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Dr Jim Treinen
Carbon Black
Dr. Jim Treinen is Carbon Black’s Vice President of Threat. A security industry veteran with 15 years of experience, Jim is based in Boulder, Colorado, and is responsible for original threat research and operationalising threat intelligence. Additionally, he leads the team in charge of publishing research findings and emerging trends as they pertain to the cyber security industry. As a holder of a Ph.D. and M.S. in Computer Science, with a focus on machine learning and graph algorithms, Jim is an expert in data analysis related to enterprise security.   AusCERT18_Jim_Treinen_Analyzing-The-Killchain-AusCert-CB-Template

Analyzing the Kill Chain: How to Load Your Gun when you can’t buy a silver bullet

This session is a formal survey of the security analytics landscape through both an industry and academic lens. Dr. Jim Treinen will discuss the strengths and failings of numerous techniques and proactively answer the questions you should be asking. The session will conclude with a proposed framework for considering analytics in your environment, and reserve time for answering practical questions. Dr. Jim Treinen, an expert in security analytics and industry veteran, will provide a no-nonsense survey of the most popular security analytics techniques in use today.  Aimed at the experienced security practitioner hoping to depart with a greater understanding of the landscape, this session’s primary goal is education. To that end, Dr. Treinen will reinforce a few simple points: Point 1: Analytics is a Spectrum.  Different approaches have different strengths, and they also have individual weaknesses.   Each of the following subject areas will be reviewed in detail:
  • Intelligence Analysis
  • Signatures
  • Heuristics
  • Device and User Based Behavioral Modeling
  • Machine Learning
  • Deep Learning
  • Regression Analysis
  • Predictive Analysis
  • Structural Analysis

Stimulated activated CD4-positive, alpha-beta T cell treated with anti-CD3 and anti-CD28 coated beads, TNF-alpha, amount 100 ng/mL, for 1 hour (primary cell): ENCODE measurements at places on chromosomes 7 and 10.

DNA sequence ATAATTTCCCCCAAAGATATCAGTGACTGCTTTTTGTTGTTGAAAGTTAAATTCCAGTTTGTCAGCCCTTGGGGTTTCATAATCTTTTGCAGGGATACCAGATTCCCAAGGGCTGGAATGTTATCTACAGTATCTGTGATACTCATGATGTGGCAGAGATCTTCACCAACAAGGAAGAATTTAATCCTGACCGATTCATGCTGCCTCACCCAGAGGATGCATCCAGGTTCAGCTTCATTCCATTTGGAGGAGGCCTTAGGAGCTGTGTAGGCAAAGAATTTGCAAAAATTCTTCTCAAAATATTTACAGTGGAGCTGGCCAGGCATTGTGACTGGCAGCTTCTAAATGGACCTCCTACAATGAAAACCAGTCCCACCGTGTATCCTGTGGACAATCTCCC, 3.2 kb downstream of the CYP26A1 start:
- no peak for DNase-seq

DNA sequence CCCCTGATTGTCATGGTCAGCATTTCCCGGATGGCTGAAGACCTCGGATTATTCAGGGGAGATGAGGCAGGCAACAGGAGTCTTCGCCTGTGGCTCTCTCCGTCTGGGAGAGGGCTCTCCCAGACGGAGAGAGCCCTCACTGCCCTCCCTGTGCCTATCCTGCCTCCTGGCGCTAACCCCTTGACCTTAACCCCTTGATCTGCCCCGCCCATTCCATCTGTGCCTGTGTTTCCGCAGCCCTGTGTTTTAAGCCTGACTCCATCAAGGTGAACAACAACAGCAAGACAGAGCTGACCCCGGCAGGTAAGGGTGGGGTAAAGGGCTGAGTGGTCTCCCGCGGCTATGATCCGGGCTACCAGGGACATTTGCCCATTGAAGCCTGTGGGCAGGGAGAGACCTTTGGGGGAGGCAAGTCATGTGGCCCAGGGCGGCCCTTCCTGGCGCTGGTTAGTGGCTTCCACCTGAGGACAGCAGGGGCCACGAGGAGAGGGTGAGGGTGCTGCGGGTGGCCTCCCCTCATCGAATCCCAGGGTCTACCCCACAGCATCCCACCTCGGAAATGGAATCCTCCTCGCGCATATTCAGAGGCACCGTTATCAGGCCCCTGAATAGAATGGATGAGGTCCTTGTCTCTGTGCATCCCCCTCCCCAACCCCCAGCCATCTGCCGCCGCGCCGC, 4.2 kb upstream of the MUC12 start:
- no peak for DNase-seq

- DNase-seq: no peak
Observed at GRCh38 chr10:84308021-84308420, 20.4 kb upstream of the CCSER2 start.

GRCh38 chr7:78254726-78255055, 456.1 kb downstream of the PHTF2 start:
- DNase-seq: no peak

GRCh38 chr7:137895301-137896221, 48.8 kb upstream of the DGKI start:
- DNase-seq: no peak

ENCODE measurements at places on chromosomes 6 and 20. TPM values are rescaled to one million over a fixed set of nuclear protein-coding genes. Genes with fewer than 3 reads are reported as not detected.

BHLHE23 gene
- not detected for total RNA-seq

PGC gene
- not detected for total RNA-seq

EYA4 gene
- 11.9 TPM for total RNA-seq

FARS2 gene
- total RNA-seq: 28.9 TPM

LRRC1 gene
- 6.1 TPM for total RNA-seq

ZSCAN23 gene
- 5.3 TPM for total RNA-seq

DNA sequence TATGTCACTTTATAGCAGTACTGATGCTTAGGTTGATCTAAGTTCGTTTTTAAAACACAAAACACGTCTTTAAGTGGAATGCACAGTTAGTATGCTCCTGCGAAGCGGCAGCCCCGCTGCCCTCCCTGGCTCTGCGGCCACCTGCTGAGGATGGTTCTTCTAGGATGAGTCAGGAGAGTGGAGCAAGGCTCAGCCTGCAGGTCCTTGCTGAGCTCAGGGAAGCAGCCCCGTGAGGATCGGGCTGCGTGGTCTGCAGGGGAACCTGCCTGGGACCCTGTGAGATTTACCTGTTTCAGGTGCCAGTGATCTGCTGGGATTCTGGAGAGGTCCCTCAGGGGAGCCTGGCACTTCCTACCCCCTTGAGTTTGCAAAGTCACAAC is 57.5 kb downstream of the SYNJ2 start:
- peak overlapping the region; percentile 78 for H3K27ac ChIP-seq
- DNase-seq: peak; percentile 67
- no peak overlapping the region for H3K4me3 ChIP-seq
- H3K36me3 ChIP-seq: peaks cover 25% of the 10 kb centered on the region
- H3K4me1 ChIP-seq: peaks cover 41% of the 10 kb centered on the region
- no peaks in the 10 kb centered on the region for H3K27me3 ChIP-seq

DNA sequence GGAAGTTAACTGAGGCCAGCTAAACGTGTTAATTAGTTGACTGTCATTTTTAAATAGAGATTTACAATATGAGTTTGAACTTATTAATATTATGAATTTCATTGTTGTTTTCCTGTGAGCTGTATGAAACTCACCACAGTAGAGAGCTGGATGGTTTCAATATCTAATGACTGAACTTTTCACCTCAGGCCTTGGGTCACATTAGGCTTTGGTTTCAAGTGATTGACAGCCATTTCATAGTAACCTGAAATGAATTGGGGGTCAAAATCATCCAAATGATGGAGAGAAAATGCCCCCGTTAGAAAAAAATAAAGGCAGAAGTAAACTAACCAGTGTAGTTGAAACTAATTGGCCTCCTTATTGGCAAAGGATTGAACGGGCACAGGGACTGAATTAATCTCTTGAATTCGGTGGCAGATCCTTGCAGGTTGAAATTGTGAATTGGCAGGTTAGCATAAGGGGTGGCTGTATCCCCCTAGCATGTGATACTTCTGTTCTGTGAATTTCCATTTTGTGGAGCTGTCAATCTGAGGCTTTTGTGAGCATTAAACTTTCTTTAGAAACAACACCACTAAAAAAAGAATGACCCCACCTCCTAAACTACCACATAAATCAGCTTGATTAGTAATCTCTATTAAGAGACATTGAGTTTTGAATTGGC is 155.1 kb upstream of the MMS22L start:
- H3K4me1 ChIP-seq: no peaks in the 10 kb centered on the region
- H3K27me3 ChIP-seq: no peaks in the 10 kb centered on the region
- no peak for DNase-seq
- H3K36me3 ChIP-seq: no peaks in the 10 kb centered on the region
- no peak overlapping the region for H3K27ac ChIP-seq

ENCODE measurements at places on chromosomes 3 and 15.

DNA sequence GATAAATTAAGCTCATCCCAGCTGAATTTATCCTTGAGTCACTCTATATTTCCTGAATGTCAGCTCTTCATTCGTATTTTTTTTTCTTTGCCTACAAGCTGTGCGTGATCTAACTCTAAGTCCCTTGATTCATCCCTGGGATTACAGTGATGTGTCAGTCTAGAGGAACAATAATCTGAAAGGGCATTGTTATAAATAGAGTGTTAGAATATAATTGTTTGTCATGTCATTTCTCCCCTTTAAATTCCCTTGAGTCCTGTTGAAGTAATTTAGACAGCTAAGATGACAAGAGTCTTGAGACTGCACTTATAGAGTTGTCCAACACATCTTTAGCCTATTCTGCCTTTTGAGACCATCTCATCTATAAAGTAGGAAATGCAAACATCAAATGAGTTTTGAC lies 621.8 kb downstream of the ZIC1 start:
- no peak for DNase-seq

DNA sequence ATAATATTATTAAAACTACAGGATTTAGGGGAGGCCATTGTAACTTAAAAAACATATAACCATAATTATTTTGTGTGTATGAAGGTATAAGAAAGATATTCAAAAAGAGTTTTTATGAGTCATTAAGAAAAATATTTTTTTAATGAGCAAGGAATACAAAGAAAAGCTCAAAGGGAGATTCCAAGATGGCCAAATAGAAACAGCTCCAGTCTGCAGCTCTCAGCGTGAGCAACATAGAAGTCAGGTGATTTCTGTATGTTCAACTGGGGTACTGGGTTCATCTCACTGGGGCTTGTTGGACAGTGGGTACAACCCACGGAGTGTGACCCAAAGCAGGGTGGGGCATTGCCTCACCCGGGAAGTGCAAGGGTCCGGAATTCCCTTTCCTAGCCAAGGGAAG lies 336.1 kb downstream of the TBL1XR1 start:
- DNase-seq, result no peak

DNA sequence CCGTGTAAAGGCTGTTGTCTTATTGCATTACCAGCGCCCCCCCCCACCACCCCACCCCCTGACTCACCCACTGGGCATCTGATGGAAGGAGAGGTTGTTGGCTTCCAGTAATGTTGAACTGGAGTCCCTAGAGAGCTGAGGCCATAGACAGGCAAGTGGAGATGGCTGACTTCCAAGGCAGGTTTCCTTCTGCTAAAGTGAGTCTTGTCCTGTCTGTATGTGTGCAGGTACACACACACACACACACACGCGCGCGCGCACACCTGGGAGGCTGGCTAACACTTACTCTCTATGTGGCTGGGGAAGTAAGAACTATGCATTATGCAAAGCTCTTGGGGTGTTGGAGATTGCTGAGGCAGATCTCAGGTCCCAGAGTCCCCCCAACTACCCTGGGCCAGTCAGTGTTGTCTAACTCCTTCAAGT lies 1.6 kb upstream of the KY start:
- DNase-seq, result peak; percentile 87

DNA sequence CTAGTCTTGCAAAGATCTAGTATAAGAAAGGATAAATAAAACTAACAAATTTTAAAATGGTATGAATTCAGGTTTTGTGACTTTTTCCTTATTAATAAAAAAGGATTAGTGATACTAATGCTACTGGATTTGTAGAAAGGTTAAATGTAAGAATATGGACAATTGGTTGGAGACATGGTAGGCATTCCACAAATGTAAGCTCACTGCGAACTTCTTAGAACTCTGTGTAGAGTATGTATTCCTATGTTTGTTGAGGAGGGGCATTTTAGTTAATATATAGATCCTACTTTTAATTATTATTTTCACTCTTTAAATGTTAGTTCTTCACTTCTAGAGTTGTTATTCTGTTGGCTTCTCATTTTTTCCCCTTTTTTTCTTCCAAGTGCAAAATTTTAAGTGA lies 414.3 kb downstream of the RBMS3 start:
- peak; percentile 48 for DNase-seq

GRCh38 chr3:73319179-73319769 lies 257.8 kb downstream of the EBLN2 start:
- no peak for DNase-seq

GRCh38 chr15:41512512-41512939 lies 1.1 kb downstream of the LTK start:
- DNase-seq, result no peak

Given the strengths and weaknesses of each of these approaches, we should think of them as neither better or worse than the other, but as complimentary components of a holistic solution. Point 2: Defense in depth requires analytics in depth. See Point 1.  Each technique is good at catching certain classes of attacks, but falls short at detecting others.  Just as we deploy defense in depth as an overarching defense strategy, we need to start considering analytics in depth to support the same. Point 3:  You can’t catch everything in real time. The differences between fast analytics and slow analytics will be discussed, with an overview of data mining and Lambda Architectures, and how they are relevant to the field of security analytics. Point 4: Keep it simple Our field is in the middle of an esoteric algorithms arms race.  More often than not, if the inputs are designed correctly, the simple techniques are the best techniques.  Feature design will be discussed, as well as a deciphering of receiver operating characteristics for assessing accuracy. Point 5: Every output is an input. There are no silver bullets: if you invent a deterministic detection algorithm; the world is quite literally yours.  We should all keep in mind that the output of any analytics solution requires interpretation of a secondary decision process.  Sometimes this is another machine, often times it is a human.  We will discuss hierarchical analysis systems, how they relate to false positive reduction, and how we can incorporate feedback loops for accuracy refinement. Finally, a conclusion and proposed architecture will be presented. The discussion will include use of the above-mentioned techniques as complements to each other in the context of a Lambda Architecture.